Similarly the politician has come across a language which explains to them their role and that role within the greater network of social relationships that is the political system. If as at present it is the language of Neo-Liberalism, it is a language of can’t does. Neo-Liberals believe humankind has discovered the perfect social organisation, the free market and their only role is to remove any obstacles that prevent the free market operating. Consequently the voter that expects their MP to do something about the pitifully poor wage they receive is doomed to disappointment. The MP believes in the long term, in the long term the market will right itself and all will receive a living wage.

This stance of ‘doing nothing’ is reinforced by contemporary post modern philosophy that teaches that the higher moral order of which past philosophers such as Marx spoke are only the wishes of a particular age. Socialism was only had meaning in the Industrial Age of great factories, when labour protection and wage legislation made sense, because all did similar jobs in large industrial units. Now when all do very individual jobs in very different work environments, universal legislation covering all workers makes no sense and so it’s right to abolish all worker protections. Also there can in the post modern age there be no universal values as it is an age of extreme individualism. Values are relative to the individual and their unique social circumstances. Although it rarely said any notion of universal human rights is contrary to post modernism. All there can be is a democracy of rights, a competition of rights. Alistair McIntyre when speaking of a debate between two people debating the rights of their own ethical position, likens it to a shouting match. If they have different ethics, there can be no common ground between them which make any meaningful communication between them impossible. They might both be English speakers, but as for any chance of communication between them, they might as well be speaking different languages.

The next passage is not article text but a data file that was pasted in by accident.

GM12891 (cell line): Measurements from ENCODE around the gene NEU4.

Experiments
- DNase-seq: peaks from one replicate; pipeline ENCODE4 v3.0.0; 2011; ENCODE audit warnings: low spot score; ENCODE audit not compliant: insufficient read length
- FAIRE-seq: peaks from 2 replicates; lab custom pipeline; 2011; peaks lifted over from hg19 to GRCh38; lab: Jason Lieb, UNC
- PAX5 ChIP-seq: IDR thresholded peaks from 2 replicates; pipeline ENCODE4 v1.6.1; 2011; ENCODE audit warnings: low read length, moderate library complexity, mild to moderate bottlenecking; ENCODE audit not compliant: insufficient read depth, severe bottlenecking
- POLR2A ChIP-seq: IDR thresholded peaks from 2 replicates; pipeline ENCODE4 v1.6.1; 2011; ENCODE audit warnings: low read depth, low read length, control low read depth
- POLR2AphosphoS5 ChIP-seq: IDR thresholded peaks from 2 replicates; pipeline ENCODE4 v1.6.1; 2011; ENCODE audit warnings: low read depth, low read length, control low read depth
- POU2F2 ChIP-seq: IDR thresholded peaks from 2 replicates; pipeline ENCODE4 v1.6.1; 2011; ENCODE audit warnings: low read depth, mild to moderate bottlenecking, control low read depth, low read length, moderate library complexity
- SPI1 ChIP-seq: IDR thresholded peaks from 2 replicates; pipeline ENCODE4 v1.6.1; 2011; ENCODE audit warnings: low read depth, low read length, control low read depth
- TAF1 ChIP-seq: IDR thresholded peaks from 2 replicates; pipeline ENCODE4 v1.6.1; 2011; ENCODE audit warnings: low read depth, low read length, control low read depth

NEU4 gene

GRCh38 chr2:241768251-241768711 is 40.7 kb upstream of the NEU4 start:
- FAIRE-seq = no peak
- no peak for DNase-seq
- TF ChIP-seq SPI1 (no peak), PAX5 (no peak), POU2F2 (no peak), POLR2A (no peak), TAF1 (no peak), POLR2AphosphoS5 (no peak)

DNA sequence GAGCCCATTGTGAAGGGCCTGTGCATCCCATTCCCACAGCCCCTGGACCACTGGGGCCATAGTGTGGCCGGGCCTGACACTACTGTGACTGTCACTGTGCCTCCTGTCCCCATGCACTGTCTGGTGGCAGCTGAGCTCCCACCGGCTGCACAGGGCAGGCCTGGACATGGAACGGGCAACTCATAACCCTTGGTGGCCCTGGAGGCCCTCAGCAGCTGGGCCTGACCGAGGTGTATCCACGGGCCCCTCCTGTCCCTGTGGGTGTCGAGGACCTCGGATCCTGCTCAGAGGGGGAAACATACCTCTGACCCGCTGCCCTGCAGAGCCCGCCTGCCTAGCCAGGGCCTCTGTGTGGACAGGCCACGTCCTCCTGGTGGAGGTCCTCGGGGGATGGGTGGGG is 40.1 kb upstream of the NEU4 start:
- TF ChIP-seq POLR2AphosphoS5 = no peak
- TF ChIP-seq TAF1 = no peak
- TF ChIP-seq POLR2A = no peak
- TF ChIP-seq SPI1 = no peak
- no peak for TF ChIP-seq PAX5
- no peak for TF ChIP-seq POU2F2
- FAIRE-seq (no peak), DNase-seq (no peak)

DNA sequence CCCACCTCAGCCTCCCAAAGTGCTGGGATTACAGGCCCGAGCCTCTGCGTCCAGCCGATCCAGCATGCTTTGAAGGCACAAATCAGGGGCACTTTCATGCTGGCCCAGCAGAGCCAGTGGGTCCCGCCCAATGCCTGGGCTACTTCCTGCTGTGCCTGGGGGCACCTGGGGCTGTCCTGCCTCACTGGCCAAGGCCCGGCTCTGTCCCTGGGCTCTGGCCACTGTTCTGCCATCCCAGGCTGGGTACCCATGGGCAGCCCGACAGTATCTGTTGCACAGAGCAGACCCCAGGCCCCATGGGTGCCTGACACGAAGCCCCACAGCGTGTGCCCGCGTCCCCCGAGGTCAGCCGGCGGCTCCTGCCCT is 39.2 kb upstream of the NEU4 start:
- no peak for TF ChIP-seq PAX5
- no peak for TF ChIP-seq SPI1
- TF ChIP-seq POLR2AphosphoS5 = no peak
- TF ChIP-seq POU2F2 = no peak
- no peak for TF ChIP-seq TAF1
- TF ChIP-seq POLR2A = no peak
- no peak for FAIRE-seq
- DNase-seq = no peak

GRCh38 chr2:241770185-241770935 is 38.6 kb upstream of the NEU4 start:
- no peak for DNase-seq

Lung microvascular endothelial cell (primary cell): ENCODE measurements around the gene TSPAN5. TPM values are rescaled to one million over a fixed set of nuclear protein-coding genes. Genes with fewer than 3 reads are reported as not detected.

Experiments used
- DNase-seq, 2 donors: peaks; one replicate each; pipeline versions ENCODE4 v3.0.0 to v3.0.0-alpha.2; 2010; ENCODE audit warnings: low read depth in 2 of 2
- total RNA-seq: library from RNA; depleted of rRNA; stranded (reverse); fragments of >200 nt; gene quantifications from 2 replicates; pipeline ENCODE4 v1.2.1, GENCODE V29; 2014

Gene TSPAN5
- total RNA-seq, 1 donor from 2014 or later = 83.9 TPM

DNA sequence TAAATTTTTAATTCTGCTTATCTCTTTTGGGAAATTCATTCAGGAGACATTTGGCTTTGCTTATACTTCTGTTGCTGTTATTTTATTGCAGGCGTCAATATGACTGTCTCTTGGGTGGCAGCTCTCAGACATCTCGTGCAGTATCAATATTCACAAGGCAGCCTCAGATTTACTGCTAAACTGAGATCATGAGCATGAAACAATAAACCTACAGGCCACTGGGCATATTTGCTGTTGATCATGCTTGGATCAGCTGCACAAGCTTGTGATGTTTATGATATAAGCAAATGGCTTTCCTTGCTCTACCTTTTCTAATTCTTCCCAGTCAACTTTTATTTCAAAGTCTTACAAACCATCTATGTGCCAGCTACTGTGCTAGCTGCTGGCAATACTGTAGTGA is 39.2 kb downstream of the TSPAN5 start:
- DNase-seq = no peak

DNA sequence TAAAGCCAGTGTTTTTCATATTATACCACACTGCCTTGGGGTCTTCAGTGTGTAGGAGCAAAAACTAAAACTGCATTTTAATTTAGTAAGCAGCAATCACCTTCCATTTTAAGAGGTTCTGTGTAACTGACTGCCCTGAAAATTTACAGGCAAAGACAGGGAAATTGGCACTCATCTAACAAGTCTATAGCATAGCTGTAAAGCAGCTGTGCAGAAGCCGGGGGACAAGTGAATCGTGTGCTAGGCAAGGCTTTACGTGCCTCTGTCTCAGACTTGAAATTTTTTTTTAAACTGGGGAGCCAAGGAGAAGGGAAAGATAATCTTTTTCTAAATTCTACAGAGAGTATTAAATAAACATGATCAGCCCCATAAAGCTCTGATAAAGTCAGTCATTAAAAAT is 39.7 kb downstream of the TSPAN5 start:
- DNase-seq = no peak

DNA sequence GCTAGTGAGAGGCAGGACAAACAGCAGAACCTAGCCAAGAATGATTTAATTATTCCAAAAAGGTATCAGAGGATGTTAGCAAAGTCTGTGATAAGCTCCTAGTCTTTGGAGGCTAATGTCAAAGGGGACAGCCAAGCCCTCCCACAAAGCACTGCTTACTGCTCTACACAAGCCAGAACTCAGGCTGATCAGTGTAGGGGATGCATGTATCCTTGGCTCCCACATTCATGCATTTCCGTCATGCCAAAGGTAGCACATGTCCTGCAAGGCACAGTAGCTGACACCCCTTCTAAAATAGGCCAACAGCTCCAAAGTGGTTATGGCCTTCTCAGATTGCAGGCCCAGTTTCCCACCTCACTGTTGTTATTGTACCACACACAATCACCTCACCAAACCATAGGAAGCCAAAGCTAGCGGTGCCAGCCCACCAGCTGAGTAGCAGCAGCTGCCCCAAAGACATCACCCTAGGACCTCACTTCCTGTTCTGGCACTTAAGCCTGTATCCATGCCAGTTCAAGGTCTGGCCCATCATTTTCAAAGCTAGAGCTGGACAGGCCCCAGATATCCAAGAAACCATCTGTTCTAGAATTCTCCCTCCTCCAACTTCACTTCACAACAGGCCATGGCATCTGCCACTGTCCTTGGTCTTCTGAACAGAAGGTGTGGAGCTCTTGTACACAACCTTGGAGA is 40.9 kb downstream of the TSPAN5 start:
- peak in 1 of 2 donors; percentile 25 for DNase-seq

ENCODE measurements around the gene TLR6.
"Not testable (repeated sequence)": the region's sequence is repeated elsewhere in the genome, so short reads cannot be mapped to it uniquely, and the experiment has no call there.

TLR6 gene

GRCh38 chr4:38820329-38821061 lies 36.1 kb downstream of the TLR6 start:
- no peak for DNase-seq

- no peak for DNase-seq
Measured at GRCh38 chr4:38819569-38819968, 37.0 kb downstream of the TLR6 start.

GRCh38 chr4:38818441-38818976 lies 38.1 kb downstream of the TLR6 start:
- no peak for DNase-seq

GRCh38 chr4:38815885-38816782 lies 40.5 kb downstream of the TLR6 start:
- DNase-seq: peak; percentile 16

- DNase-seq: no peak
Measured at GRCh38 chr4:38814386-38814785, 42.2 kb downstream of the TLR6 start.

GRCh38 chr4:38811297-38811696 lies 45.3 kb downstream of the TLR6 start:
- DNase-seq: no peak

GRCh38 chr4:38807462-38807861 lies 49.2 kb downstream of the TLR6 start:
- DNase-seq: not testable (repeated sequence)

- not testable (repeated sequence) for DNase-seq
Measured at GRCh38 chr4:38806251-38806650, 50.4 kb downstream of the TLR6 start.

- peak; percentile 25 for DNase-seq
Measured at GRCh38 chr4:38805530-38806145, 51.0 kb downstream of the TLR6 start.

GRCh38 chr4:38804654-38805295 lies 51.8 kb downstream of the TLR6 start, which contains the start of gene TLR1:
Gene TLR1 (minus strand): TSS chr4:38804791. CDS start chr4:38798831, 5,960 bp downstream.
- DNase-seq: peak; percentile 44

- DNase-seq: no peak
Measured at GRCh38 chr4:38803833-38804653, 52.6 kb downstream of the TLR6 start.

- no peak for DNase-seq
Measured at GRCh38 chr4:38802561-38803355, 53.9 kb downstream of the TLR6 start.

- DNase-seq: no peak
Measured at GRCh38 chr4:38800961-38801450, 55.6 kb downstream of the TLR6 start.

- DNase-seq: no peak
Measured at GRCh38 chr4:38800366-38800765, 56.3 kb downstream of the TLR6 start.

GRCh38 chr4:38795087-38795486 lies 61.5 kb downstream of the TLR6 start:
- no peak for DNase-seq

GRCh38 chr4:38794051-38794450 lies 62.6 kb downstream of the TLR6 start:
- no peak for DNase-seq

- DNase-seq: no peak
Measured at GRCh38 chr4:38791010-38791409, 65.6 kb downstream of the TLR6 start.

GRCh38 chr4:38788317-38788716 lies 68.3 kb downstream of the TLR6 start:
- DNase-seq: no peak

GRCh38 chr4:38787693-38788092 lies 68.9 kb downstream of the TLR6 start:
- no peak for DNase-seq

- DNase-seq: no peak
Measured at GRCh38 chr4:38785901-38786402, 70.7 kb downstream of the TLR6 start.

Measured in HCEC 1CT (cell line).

If the members of our political classes, particularly the leadership have been schooled at the elite colleges that teach post modernist philosophy and Neo-Liberal economics they will have been schooled in a culture that has little belief in the efficacy of human agency. Values have no place in the pseudo-science of Neo-Liberal economics and values for a post modernist are little more than an individual’s chosen life style, they have no universal validity. How can the product of such a culture, be value driven as was aWinston Churchill who had a belief not only in the rightness of British democracy, but in Britain’s unique role in the world. In an education system that excludes any education in values from its curriculum it is not surprising that it produce politicians that are only capable of having a mundane hum drum vision of the world. John Major the British PM summed up the current way of thinking, when he spoke of the need for a ‘vision thing’. He was unfairly characterised by cartoonists as a grey figure, when in fact it was a characteristic he shared with his generation of politicians.

How can such language of universal,dullness produce and thinkers of great thoughts? Whether the politician be David Cameron, Nick Clegg or Ed Miliband, all will be indistinguishable to the future historian, just a group of indistinguishable mediocrities that will fail to leave their mark on history.